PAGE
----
NEW YORK — For more than a century, researchers were puzzled by the uncanny ability of cancer cells to evade the immune system.
They knew cancer cells were grotesquely abnormal and should be killed by white blood cells. In the laboratory, in petri dishes, white blood cells could go on the attack against cancer cells. Why, then, could cancers survive in the body?
The answer, when it finally came in recent years, arrived with a bonus: a way to thwart a cancer’s strategy. Researchers discovered that cancers wrap themselves in an invisible protective shield. And they learned that they could break into that shield with the right drugs.
When the immune system is free to attack, cancers can shrink and stop growing or even disappear in lucky patients with the best responses. It may not matter which type of cancer a person has. What matters is letting the immune system do its job.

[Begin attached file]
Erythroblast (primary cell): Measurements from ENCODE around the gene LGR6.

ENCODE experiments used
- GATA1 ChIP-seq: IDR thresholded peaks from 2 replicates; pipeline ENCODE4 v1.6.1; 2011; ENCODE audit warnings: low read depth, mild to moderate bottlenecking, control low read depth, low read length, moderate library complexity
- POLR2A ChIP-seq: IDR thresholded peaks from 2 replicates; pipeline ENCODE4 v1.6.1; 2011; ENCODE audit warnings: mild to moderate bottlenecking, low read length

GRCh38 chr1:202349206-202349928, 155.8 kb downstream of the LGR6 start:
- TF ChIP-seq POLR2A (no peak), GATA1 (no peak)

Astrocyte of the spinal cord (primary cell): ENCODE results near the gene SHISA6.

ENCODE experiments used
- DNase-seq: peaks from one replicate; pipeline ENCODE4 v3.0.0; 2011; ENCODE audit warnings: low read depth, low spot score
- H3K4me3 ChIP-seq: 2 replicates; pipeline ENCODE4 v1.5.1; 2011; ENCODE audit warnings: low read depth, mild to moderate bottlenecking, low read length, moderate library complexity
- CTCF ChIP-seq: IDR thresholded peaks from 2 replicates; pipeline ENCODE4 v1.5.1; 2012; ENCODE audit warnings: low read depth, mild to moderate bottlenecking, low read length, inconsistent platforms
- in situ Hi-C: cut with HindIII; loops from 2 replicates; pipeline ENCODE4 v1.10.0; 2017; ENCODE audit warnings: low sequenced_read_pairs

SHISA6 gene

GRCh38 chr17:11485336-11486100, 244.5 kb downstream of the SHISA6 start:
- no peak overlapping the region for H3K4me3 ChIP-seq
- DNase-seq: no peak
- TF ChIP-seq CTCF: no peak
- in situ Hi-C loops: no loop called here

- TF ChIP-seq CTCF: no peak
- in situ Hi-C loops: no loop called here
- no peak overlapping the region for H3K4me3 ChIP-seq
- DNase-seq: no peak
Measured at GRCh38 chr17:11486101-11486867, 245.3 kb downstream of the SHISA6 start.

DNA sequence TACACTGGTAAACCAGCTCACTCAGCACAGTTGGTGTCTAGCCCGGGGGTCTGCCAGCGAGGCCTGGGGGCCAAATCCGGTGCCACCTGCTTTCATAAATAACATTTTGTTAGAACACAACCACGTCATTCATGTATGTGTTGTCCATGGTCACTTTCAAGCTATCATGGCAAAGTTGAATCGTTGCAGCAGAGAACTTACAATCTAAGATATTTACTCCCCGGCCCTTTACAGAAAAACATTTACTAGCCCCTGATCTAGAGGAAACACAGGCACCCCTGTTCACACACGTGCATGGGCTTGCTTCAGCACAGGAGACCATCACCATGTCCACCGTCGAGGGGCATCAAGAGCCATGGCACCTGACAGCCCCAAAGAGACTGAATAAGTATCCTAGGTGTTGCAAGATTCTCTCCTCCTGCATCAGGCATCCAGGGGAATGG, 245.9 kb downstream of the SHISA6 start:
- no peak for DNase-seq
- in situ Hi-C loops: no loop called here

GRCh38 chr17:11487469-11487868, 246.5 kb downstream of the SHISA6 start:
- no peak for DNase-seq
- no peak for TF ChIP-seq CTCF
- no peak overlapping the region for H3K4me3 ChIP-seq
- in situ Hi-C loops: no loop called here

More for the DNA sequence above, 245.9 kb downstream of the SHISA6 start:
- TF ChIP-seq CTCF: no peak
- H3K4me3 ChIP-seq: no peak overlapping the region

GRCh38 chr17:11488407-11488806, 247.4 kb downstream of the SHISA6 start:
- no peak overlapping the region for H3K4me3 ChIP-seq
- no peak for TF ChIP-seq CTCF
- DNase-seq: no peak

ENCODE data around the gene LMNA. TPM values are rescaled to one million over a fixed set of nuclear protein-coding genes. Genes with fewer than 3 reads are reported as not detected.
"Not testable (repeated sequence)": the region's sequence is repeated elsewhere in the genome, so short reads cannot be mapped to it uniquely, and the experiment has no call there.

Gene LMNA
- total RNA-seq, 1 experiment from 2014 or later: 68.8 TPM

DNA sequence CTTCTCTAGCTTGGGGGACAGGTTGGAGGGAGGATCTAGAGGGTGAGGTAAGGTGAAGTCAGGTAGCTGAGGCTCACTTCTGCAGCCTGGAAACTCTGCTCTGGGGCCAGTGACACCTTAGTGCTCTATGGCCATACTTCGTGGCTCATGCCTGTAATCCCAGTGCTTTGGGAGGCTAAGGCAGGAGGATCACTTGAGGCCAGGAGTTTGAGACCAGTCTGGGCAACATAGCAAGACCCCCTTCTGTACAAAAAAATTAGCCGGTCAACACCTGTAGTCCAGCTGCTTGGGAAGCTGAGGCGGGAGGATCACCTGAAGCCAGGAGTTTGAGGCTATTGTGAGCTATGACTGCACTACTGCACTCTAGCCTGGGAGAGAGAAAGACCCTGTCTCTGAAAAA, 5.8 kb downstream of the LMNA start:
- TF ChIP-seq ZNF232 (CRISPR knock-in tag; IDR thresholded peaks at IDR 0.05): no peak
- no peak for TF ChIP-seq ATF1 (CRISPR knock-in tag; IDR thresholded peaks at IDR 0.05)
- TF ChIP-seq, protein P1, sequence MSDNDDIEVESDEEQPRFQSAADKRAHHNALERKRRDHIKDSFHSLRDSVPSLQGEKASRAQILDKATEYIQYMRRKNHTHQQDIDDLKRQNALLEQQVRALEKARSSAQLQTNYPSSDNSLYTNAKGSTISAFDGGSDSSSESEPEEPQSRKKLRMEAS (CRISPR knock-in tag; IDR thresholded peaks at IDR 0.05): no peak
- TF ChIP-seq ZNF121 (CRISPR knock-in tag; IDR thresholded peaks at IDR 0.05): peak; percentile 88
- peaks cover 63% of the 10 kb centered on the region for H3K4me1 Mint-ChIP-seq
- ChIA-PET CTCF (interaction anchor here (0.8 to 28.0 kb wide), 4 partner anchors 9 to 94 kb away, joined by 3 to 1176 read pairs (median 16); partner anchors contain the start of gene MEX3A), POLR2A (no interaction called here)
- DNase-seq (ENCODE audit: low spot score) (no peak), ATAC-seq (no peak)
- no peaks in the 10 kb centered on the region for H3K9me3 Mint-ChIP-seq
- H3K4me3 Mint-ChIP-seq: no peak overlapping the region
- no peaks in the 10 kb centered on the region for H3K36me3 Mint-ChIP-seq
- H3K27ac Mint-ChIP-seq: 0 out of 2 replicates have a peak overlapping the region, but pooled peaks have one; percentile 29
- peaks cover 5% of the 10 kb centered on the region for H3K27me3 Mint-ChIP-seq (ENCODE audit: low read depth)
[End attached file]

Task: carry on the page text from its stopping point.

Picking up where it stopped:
So far, the drugs have been tested and found to help patients with melanoma and kidney and lung cancer. In preliminary studies, they also appear to be effective in breast cancer, ovarian cancer, and cancers of the colon, stomach, head, and neck, but not the prostate.
It is still early, and questions remain. Why do only some patients respond to the new immunotherapies? Can these responses be predicted? Still, researchers think it may be the start of a new era in medicine.
This period will be viewed as a moment in medical history when everything changed, said Dr. Drew Pardoll, immuno-therapy research director at Johns Hopkins School of Medicine. Companies say, however, they are only beginning to explore the new immunotherapies.